Severe COVID-19–related death and hospital admissions were greater among individuals with immune-mediated inflammatory diseases (IMID) than in the general population, although most targeted immune-modifying therapies (TIMT) did not increase the risk for adverse COVID-19 outcomes in individuals with IMID. These were among study findings published recently in The Lancet Rheumatology.

Research suggests comorbidities may not be the only factors mediating the risk of severe COVID-19 outcomes among individuals with IMID receiving TIMT. Researchers sought to evaluate the risk for severe COVID-19 outcomes in adults with IMID. The study also assessed the outcomes of adults with IMID on TIMT (eg, biologics) vs those on standard systemic treatment (eg, methotrexate).

The investigators conducted a retrospective cohort study using data collected from OpenSAFELY (an electronic health records platform) and TPP (general practitioner software provider) that included more than 17 million adults from March 1 through September 30, 2020, to compare individuals with IMID vs general population with respect to the risk for COVID-19–related death, critical care admission or death, and hospital admission. Outcomes related to the use of standard systemic drugs vs TIMTs in people with IMID were also evaluated. TIMTs included tumor necrosis factor inhibitors; interleukin-12/23, -17, and -6 inhibitors; B-cell depletion therapy, and JAK inhibitors.


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The researchers identified 640,164 women and 523,274 men (71.1% White) with IMID, leaving over 16 million individuals with similar background in the general population cohort. In the IMID cohort 19,119 (1.6%) received TIMT vs 181,694 (15.6%) who received standard systemic therapy. After adjusting for age, sex, level of economic disadvantage (as measured by the English indices of deprivation), and smoking (HR 1.23; 95% CI, 1.20-1.27), and then adjusting for BMI, cardiovascular disease, diabetes, and glucocorticoid use (HR 1.15; 95% CI, 1.11-1.18) researchers found an increased risk for COVID-19–related death among individuals with IMID, as well as an increased risk for COVID-19–related critical care admission or death and hospital admission. Notably, all of these risks were greater among people who were identified by researchers as non-White.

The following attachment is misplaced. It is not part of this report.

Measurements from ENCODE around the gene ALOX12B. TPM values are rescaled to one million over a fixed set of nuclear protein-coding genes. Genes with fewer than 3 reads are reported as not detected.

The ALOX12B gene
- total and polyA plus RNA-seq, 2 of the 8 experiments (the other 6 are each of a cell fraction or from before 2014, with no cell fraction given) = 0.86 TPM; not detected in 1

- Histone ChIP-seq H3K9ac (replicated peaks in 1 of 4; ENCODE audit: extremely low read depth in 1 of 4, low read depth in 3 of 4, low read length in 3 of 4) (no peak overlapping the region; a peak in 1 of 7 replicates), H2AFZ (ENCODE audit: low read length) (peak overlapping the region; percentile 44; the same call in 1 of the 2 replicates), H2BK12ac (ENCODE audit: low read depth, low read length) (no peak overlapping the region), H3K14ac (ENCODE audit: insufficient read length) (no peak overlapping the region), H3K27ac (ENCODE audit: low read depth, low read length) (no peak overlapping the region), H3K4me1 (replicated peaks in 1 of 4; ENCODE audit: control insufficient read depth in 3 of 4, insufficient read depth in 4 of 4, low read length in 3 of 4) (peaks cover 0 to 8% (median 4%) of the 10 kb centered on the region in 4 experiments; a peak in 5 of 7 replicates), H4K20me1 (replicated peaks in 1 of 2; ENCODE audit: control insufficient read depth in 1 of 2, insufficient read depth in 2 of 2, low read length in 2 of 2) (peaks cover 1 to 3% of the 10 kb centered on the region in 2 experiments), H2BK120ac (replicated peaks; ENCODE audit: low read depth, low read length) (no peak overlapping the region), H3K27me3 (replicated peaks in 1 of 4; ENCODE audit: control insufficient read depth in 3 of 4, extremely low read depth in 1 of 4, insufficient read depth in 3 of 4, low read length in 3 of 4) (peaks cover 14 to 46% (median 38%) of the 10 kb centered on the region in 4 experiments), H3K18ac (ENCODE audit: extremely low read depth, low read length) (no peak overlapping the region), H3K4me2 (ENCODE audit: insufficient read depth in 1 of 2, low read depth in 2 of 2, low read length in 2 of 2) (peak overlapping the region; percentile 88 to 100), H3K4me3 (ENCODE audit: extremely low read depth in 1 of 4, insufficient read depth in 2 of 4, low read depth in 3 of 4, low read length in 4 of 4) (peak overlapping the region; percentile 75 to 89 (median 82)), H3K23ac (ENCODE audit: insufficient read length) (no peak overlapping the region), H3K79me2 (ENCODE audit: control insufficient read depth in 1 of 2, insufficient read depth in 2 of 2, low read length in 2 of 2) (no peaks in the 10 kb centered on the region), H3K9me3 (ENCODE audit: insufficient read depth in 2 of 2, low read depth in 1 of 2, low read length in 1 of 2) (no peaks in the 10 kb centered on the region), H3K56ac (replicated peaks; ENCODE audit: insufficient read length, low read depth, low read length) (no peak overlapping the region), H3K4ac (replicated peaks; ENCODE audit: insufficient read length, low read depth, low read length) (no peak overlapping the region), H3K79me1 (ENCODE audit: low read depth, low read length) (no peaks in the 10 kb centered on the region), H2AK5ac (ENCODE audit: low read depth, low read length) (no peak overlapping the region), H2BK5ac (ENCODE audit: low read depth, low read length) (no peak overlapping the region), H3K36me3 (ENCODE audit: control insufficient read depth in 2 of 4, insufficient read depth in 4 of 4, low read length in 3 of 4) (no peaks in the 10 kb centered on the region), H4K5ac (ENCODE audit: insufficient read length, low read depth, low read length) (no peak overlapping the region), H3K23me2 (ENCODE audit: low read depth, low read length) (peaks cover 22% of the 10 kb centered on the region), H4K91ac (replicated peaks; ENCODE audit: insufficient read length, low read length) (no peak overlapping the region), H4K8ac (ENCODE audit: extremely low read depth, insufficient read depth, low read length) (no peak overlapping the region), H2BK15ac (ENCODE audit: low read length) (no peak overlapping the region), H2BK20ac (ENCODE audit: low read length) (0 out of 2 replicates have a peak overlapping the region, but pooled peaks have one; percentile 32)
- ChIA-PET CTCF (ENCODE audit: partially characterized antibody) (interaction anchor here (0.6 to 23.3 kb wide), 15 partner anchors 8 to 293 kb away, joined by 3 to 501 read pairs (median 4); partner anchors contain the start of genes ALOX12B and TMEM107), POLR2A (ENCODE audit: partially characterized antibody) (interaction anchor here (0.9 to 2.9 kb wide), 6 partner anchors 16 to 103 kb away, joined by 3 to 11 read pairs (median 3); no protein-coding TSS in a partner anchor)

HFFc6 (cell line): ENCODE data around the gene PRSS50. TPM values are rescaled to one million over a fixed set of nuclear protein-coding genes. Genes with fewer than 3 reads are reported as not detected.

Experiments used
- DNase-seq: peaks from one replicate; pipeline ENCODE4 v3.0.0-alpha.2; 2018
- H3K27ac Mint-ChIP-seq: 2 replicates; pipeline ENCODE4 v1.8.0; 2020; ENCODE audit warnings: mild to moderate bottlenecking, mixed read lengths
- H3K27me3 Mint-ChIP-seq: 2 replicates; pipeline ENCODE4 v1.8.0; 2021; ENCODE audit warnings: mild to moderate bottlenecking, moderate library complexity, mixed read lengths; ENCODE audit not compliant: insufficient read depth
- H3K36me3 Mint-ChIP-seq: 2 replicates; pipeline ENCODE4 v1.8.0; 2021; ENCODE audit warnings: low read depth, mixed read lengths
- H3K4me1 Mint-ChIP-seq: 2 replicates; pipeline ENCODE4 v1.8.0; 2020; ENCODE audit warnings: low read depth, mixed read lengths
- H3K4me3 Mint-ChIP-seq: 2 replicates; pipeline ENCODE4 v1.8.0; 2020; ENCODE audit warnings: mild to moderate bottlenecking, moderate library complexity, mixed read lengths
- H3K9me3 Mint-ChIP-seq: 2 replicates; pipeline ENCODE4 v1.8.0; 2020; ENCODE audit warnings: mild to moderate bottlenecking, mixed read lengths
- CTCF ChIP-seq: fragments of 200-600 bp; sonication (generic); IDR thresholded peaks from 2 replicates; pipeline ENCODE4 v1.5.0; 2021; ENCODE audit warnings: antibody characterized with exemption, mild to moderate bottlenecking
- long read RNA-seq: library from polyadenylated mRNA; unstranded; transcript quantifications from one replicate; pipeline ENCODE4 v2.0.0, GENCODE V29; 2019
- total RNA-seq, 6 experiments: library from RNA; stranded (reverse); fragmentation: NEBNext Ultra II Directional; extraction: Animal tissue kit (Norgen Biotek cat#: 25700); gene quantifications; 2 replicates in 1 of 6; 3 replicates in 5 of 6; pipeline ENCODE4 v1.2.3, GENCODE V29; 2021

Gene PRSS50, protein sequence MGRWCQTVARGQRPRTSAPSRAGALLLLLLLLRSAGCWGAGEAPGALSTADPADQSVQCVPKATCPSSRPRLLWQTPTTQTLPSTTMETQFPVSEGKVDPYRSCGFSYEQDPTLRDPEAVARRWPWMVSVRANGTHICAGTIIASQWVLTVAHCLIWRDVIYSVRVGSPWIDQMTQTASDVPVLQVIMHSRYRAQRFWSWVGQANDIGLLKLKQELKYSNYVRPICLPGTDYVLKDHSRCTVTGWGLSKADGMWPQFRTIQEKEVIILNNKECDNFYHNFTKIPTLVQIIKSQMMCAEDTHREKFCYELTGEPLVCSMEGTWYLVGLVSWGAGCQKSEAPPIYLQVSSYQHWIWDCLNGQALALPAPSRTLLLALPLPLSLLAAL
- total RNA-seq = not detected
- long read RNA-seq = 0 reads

Among individuals with IMID on TIMT, for the most part there was no increase in COVID-19-related death after adjusting for age, sex, economic disadvantage, BMI, IMID (bowel, joint, and skin), cardiovascular disease, cancer (except nonmelanoma skin cancer), stroke, and diabetes, then further adjusting for current glucocorticoid use. The exception to this was with rituximab, a B-cell depletion therapy, which was associated with increased COVID-19-related death (HR 1.68; 95% CI, 1.11-2.56) as well as increased risk for hospital admission and critical care.

Researchers concluded their findings suggested that “people with immune-mediated inflammatory diseases were at an increased risk of COVID-19–related death compared with people without immune-mediated inflammatory diseases of the same age, sex, deprivation, and smoking status. The mediator-adjusted effect estimates of our study also suggest that not all of the increased risk can be explained by mediation through comorbidities.” The investigators further noted that adults with IMID were more likely than the general population to be admitted to the hospital with COVID-19.

Study limitations include misclassification bias, residual confounding, imperfect assessment of glucocorticoid use, and differential exclusion.

Disclosure: Some study authors declared affiliations with biotech, pharmaceutical, and/or device companies. Please see the original reference for a full list of authors’ disclosures.

Reference

MacKenna B, Kennedy NA, Mehrkar A, et al. Risk of severe COVID-19 outcomes associated with immune-mediated inflammatory diseases and immune-modifying therapies: A nationwide cohort study in the OpenSAFELY platform. Lancet Rheumatol. Published online June 9, 2022. doi:10.1016/S2665-9913(22)00098-4